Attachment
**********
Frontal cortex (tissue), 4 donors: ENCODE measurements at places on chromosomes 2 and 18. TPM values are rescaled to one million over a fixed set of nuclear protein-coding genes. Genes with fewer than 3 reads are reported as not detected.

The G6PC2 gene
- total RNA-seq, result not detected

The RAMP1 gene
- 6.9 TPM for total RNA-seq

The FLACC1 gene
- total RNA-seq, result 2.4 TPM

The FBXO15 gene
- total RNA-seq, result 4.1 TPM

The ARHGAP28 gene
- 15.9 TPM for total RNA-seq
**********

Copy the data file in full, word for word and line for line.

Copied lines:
Frontal cortex (tissue), 4 donors: ENCODE measurements at places on chromosomes 2 and 18. TPM values are rescaled to one million over a fixed set of nuclear protein-coding genes. Genes with fewer than 3 reads are reported as not detected.

The G6PC2 gene
- total RNA-seq, result not detected

The RAMP1 gene
- 6.9 TPM for total RNA-seq

The FLACC1 gene
- total RNA-seq, result 2.4 TPM

The FBXO15 gene
- total RNA-seq, result 4.1 TPM

The ARHGAP28 gene
- 15.9 TPM for total RNA-seq